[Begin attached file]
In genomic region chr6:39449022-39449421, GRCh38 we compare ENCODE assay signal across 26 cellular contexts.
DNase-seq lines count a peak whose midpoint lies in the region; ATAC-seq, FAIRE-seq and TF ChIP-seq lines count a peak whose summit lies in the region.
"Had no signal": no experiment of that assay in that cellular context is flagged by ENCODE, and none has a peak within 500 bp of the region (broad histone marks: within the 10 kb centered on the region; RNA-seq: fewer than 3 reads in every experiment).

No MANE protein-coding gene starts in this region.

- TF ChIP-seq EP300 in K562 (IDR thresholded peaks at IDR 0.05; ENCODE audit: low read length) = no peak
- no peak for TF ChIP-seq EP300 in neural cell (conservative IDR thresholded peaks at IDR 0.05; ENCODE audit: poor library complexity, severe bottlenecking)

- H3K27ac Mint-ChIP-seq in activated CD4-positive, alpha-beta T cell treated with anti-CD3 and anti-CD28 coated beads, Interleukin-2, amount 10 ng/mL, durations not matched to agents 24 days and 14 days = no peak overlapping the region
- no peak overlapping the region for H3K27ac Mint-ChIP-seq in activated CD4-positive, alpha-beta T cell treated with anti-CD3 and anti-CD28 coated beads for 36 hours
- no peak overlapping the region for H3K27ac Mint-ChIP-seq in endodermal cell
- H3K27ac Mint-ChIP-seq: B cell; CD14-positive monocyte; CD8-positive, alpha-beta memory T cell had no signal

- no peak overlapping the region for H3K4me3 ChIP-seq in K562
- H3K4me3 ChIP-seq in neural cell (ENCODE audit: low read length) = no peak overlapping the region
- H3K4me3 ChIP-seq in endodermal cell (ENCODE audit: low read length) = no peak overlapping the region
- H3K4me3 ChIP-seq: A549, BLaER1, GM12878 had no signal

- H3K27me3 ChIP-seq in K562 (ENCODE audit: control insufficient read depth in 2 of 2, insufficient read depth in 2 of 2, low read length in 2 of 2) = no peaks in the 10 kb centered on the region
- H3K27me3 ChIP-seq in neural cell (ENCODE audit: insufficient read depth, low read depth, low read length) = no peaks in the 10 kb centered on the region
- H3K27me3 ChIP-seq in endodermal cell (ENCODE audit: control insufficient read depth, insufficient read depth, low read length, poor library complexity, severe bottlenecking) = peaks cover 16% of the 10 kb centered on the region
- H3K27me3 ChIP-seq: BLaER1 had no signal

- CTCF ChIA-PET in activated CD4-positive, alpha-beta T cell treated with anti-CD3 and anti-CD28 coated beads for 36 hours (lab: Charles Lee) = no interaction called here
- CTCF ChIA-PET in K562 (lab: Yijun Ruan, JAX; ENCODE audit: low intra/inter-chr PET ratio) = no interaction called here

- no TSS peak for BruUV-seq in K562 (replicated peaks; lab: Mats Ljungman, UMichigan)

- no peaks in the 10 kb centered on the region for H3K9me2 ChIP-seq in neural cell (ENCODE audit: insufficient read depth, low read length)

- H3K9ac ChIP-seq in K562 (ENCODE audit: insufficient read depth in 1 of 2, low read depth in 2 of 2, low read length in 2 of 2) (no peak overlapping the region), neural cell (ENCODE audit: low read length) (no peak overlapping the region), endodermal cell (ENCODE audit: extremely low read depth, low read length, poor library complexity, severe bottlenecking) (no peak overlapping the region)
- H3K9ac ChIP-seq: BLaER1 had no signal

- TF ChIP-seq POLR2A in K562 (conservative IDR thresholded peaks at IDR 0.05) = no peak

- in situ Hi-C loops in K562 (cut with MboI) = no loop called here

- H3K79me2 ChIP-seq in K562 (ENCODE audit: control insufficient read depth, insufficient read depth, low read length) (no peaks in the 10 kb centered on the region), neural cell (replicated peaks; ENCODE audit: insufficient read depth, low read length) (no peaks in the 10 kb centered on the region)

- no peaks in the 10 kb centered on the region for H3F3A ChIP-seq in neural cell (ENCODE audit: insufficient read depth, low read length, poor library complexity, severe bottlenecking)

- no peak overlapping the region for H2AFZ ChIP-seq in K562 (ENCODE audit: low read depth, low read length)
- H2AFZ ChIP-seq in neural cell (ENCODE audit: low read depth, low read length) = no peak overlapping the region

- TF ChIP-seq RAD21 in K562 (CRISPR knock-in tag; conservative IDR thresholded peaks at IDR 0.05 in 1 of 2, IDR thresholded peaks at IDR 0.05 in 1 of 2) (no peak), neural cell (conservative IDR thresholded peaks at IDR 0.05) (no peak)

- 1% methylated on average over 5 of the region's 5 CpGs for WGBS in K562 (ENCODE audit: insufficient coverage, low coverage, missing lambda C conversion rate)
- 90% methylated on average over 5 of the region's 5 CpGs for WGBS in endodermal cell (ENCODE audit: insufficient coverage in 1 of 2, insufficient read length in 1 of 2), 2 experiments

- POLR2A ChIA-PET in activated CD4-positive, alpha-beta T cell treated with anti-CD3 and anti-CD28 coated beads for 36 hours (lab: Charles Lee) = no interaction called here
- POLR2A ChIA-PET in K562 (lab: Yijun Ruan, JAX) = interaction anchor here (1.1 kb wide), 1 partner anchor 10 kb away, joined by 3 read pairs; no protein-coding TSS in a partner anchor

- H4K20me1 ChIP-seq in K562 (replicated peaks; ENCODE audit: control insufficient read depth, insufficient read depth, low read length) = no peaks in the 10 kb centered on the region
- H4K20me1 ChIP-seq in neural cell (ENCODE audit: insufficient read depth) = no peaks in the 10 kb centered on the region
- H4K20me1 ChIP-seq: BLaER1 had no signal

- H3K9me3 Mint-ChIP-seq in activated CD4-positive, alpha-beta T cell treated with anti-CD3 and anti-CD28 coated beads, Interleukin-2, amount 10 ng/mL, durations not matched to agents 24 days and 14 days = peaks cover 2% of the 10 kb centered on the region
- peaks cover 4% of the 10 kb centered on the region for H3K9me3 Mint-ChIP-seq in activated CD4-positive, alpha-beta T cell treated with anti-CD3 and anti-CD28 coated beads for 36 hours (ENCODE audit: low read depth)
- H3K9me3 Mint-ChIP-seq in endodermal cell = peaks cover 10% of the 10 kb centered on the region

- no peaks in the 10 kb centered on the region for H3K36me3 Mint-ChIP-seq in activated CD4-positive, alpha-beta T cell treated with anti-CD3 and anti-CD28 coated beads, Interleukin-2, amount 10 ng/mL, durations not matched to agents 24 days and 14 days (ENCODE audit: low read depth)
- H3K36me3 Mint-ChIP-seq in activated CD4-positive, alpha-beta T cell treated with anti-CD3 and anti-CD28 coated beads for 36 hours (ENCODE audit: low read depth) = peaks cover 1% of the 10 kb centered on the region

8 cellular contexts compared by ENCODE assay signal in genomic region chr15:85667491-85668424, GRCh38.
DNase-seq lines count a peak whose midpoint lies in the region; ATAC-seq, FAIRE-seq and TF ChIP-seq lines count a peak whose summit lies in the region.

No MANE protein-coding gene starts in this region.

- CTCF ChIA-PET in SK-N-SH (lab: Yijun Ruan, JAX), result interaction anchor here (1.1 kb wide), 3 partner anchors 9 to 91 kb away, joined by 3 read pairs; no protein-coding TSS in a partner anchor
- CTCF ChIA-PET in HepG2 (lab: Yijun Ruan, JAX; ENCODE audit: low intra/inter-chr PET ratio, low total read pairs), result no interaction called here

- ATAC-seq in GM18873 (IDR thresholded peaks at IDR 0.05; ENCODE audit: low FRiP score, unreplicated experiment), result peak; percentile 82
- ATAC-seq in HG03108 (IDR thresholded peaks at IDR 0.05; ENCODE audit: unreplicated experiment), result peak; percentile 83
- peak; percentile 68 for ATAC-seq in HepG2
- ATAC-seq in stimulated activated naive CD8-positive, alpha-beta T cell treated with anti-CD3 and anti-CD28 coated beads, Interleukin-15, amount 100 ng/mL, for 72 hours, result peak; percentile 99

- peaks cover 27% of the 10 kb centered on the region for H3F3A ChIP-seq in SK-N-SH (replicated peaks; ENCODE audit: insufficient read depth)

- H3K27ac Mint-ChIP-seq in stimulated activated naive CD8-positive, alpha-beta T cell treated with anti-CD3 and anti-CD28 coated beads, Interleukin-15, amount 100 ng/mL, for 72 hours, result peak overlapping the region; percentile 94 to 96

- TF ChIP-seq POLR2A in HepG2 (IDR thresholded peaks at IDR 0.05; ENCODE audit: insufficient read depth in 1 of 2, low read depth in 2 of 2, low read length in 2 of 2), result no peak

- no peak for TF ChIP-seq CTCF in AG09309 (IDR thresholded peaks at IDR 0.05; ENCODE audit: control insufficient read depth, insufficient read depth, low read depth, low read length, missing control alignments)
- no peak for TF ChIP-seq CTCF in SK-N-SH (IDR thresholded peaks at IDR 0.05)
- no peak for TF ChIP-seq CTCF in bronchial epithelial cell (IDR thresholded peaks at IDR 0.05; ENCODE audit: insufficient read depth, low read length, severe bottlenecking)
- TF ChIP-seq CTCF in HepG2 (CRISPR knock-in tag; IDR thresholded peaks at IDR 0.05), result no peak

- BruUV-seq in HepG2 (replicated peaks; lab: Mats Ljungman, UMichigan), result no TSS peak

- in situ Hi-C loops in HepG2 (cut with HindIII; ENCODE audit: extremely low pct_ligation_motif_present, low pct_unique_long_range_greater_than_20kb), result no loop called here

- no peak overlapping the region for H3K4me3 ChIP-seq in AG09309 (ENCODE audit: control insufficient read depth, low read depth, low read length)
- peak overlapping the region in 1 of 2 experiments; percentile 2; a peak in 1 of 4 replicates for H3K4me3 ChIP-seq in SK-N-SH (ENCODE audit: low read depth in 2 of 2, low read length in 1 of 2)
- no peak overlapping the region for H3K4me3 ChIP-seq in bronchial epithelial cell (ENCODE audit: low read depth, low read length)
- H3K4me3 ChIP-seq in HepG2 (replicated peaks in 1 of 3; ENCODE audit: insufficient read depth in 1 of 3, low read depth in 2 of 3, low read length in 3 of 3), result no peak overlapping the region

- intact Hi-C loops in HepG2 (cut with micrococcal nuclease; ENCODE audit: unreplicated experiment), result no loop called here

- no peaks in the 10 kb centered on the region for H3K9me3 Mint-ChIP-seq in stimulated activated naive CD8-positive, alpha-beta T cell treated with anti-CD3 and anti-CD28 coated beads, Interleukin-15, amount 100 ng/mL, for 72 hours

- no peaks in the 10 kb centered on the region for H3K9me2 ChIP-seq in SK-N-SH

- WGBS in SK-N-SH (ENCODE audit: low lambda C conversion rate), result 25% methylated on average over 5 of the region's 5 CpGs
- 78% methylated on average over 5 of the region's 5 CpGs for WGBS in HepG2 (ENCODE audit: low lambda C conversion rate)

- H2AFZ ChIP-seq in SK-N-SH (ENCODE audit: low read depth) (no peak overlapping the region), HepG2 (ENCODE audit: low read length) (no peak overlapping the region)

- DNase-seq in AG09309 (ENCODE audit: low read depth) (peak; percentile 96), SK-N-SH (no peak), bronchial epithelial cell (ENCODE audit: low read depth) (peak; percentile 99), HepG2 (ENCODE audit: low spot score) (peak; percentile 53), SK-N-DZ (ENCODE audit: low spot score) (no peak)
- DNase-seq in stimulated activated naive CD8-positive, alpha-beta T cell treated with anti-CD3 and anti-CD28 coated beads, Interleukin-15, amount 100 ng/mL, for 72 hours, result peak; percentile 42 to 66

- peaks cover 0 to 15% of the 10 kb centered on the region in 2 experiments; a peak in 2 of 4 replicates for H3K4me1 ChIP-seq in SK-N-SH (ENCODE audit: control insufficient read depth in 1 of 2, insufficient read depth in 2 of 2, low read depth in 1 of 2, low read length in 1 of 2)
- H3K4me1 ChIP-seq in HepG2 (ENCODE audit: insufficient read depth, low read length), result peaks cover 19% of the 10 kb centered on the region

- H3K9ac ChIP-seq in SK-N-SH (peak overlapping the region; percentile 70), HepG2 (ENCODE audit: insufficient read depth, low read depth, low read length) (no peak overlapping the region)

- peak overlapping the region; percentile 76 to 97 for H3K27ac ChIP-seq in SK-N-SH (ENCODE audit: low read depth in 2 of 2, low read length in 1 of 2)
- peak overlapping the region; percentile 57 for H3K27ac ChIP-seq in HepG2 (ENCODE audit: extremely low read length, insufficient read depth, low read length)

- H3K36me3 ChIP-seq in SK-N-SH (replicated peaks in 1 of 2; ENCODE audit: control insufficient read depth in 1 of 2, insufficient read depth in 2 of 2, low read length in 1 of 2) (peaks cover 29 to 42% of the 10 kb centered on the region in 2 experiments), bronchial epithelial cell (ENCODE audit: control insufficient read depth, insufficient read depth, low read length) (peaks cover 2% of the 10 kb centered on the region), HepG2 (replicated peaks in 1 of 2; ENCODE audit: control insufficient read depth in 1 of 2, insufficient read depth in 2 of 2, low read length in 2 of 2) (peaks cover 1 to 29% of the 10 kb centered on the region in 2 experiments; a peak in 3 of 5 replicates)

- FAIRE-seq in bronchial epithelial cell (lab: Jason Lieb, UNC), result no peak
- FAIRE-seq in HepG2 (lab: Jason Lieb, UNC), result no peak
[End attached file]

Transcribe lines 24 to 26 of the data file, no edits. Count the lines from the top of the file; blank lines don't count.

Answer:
- H3K9ac ChIP-seq: BLaER1 had no signal

- TF ChIP-seq POLR2A in K562 (conservative IDR thresholded peaks at IDR 0.05) = no peak

- in situ Hi-C loops in K562 (cut with MboI) = no loop called here